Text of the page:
Legislative Council: Wednesday, September 27, 2023


Office for Women

The Hon. S.L. GAME (14:51): I seek leave to make a brief explanation before directing a question to the Attorney-General, representing the Treasurer, regarding the Office for Women.

Leave granted.

The Hon. S.L. GAME: I have advocated in this place multiple times for an office and minister for men to be created. We know males are three to four times more likely to take their lives than females. In 2021, there were 2,358 male deaths at a rate of 18.2 per 100,000 and there were 786 female deaths at a rate of 6.1 per 100,000. In 2021, the number of deaths by suicide was higher for males than females in all reported age groups, yet this government has not provided any indication that this issue is important enough to have a dedicated office for men.

I want a minister and office for men like there is for women. My office began looking at the funding allocation provided to the Office for Women and ran into many roadblocks. We went to the state budget: there was nothing. We looked at the Auditor-General's Report: there was nothing. We tried on the Office for Women's official website: again, nothing.

We then engaged the Parliament Research Library to shed light, and their response showed there is no clear indication of how much this office is funded. What we do know is that it is a business unit within the Department of Human Services and recent estimate debates revealed the department is funded $963 million, with funding directed towards many initiatives for women but no indication of what that elusive figure is for the Office for Women. My questions to the Attorney-General are:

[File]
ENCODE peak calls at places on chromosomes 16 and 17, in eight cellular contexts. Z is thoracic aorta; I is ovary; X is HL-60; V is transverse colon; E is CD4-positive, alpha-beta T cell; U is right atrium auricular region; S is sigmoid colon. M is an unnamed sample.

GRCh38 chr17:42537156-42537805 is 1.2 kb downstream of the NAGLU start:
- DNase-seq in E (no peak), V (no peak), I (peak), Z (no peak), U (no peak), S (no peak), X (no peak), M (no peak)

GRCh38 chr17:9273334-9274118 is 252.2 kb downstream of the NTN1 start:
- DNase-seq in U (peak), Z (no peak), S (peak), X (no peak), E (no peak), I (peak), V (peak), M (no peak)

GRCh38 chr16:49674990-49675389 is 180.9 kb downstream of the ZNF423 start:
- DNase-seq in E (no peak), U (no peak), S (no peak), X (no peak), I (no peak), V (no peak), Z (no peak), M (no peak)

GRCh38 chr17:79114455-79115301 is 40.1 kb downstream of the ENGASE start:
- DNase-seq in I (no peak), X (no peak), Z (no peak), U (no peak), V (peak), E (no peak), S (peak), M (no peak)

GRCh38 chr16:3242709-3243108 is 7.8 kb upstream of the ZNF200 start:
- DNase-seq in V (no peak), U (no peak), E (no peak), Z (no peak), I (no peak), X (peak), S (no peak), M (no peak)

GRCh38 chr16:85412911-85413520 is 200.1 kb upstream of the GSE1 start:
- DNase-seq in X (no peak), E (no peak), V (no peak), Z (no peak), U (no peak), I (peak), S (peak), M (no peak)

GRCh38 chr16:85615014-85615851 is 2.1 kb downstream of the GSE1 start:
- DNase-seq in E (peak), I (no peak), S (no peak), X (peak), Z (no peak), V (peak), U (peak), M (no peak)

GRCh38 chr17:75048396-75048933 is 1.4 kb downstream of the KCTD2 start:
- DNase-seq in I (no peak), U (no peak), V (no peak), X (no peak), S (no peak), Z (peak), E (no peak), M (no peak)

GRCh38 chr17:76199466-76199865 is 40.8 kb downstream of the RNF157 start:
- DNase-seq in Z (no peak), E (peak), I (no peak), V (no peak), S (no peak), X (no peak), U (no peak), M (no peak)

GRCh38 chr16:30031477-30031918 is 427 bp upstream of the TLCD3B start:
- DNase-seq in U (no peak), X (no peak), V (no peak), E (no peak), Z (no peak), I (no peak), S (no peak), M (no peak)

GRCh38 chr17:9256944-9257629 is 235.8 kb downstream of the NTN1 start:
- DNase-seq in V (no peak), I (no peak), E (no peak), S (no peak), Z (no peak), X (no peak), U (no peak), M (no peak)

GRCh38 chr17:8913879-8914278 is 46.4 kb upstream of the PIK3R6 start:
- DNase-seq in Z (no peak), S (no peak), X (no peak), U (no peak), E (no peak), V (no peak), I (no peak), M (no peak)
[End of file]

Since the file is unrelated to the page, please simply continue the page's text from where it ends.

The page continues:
1. What portion of the state budget is specifically directed to the Office for Women and its many initiatives?

2. How can we take the government seriously on issues of equity and equality if the government is not willing to establish an office for men?

The Hon. K.J. MAHER (Minister for Aboriginal Affairs, Attorney-General, Minister for Industrial Relations and Public Sector) (14:53): I thank the honourable member for her question. I have to say, this government doesn't share the member's view about the need for what she is suggesting. Historically, the structural impediments to women taking their rightful place in society have been many and varied.

Over the centuries gone by, men have done alright. The fact that we see representation in parliaments throughout this country being so male-dominated, to this day, speaks volumes to that. I am proud of my party, which has had quotas in that have seen so many amazing, talented women represent the parliamentary Labor Party in this parliament.

As I say, we don't share the honourable member's view about the necessity for what is being suggested. Certainly, there are areas and outcomes in health and other areas where men have disproportionately higher adverse outcomes than women, and they are being addressed in health programs and in other programs. I have to say, we just don't share the views of the honourable member in this respect.